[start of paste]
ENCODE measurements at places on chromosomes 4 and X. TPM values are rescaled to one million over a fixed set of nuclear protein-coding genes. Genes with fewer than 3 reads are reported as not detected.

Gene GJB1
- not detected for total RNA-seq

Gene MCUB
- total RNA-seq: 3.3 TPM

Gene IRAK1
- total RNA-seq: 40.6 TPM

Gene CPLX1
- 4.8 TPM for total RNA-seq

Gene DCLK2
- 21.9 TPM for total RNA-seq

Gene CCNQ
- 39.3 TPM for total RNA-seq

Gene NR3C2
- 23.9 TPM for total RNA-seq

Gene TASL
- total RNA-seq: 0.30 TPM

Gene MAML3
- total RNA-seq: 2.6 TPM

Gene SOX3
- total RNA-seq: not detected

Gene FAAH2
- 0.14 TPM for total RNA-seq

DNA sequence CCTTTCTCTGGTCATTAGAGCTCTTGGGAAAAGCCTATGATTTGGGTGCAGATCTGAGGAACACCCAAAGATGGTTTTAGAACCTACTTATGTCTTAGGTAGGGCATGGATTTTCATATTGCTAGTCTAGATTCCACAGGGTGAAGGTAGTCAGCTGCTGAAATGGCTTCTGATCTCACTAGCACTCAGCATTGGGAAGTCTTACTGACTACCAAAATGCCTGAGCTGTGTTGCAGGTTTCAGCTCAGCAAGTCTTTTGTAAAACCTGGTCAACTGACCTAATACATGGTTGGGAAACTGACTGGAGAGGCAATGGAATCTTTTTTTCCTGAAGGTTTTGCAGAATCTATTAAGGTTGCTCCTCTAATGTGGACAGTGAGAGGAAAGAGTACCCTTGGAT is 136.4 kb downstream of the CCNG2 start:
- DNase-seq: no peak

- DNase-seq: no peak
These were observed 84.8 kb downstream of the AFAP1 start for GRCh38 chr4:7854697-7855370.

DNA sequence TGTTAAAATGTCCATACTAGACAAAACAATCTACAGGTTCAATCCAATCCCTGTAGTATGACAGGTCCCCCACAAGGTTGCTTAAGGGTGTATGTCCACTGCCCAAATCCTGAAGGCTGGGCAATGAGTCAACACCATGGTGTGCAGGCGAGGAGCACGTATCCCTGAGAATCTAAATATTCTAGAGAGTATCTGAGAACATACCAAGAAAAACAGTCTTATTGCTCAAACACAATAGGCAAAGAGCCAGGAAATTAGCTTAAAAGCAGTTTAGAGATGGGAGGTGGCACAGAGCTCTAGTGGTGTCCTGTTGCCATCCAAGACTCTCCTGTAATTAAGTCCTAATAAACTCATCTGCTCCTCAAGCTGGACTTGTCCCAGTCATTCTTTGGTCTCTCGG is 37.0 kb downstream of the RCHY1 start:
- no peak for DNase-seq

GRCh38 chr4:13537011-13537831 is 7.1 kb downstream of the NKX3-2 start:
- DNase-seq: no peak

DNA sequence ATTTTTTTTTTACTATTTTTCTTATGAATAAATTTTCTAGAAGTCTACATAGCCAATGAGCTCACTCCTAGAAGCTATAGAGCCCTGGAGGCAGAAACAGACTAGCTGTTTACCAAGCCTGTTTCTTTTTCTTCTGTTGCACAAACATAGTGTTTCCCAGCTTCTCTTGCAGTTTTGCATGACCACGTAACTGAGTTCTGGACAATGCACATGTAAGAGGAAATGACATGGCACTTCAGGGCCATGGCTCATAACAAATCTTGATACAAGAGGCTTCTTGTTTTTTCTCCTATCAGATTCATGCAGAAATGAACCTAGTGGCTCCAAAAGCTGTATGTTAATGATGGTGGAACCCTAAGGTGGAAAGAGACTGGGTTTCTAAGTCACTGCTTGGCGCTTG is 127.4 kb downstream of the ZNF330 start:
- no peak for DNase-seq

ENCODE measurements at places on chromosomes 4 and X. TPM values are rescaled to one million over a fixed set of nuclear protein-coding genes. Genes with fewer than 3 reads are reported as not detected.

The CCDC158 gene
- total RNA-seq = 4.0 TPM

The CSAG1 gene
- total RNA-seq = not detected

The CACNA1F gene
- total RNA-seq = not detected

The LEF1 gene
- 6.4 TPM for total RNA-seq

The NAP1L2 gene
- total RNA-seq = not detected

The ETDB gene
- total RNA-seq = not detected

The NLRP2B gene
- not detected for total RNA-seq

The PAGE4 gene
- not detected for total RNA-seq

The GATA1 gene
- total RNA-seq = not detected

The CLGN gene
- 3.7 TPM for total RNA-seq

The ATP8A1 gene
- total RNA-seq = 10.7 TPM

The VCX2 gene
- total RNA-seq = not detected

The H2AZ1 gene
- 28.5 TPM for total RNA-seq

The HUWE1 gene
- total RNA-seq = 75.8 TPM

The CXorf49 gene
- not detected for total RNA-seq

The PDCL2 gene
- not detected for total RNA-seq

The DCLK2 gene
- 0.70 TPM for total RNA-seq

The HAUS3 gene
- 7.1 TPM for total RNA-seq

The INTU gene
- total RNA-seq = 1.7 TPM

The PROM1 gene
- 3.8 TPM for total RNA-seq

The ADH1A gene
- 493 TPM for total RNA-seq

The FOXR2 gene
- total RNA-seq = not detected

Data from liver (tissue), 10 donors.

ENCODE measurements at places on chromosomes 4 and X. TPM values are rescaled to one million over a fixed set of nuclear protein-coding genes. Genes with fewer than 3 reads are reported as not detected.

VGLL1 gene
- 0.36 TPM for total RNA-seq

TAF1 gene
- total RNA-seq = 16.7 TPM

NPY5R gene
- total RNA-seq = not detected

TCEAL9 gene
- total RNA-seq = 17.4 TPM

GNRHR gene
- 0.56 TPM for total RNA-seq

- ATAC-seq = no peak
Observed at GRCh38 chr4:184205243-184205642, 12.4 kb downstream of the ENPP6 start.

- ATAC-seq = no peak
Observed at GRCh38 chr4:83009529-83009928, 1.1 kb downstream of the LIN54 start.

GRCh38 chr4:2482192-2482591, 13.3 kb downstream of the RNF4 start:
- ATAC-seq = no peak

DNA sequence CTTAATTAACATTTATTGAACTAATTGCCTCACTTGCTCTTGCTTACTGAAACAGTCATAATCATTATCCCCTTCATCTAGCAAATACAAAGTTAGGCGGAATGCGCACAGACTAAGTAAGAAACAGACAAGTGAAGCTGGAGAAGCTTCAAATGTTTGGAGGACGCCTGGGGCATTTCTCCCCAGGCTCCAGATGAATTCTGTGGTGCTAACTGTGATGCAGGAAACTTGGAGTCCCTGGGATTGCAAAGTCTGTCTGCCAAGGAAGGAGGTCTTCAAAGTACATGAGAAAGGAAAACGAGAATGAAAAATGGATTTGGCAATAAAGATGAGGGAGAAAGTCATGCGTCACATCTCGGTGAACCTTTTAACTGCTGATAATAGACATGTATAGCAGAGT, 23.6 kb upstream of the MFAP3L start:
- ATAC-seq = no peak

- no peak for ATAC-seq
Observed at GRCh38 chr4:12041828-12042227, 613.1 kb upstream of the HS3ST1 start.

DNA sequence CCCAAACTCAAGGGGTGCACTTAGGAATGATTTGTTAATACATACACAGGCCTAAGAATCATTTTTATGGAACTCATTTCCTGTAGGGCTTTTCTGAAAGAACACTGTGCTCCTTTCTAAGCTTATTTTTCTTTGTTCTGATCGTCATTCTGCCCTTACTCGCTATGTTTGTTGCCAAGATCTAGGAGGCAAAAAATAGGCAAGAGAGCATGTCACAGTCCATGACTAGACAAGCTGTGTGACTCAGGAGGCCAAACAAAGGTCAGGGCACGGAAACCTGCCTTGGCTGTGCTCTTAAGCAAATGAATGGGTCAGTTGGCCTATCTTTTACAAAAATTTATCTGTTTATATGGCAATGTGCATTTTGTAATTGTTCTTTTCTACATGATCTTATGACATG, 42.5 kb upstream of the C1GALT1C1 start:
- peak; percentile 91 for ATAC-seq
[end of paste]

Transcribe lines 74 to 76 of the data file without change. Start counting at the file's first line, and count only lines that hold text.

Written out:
- 3.8 TPM for total RNA-seq

The ADH1A gene
- 493 TPM for total RNA-seq